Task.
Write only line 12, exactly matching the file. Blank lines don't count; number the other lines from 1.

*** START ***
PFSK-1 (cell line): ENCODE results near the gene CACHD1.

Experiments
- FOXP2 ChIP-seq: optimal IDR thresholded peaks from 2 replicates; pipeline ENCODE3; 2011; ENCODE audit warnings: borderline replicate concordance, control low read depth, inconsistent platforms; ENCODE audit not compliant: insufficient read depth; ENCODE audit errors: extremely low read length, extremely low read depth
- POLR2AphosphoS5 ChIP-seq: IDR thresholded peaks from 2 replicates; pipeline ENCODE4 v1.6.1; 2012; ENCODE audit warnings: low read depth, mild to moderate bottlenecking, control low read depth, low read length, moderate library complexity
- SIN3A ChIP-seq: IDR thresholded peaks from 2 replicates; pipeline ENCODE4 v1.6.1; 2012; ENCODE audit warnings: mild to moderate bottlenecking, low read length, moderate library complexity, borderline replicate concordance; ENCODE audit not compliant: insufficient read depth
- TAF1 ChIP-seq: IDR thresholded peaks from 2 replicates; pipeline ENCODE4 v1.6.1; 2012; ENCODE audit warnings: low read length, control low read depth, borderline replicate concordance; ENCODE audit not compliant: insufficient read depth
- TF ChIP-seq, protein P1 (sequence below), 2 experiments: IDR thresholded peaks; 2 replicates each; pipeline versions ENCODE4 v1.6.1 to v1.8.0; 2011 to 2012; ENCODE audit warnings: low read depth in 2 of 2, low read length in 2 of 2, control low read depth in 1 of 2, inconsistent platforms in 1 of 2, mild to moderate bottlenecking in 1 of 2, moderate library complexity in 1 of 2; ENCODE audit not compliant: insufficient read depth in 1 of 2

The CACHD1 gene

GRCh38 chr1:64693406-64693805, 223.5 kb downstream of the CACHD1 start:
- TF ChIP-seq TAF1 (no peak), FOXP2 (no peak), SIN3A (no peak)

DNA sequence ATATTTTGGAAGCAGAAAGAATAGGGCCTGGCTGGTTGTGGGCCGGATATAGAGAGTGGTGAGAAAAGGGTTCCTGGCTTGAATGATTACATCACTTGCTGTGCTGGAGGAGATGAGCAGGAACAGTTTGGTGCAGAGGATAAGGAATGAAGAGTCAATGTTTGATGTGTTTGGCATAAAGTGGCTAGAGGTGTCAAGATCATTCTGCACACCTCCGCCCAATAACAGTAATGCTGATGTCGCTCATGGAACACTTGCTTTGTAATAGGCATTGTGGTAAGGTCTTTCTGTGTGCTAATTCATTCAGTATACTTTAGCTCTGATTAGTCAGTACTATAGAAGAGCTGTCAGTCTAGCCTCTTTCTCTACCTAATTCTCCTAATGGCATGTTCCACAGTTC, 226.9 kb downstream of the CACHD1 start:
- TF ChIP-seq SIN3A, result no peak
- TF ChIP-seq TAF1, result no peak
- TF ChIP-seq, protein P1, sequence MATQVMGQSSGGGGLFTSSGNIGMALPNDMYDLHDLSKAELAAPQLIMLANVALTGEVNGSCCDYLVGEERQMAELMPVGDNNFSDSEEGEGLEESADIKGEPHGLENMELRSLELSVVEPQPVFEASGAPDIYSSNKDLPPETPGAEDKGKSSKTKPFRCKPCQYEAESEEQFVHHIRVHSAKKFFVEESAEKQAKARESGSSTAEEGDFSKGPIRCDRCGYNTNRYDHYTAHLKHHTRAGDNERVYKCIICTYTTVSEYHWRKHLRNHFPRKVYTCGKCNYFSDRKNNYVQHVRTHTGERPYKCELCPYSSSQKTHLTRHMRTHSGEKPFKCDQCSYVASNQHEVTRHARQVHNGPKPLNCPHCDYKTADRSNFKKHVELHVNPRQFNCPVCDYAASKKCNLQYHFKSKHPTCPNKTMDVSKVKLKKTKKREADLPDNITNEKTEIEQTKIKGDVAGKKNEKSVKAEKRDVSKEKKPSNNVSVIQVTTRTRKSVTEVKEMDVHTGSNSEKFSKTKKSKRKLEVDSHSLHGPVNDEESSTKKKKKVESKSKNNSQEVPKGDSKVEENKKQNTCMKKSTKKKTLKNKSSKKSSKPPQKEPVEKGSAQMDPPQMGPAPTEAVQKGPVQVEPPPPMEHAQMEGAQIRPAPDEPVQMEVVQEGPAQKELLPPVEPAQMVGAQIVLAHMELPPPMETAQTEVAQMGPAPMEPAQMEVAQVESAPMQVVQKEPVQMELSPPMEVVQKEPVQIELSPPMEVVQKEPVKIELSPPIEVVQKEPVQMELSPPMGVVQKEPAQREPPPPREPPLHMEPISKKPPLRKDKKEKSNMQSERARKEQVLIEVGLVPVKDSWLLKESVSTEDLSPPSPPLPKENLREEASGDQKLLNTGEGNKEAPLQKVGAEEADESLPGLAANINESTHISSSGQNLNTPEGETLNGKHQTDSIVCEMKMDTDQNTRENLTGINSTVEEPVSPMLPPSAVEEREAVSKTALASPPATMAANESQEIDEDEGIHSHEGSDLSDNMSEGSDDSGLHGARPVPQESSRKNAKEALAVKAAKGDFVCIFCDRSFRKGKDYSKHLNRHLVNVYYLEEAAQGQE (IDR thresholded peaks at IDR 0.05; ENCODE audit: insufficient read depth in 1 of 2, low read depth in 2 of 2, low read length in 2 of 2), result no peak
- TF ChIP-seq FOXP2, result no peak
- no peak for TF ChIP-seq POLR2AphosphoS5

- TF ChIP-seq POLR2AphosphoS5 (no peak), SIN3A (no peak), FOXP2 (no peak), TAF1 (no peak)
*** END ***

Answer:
- TF ChIP-seq SIN3A, result no peak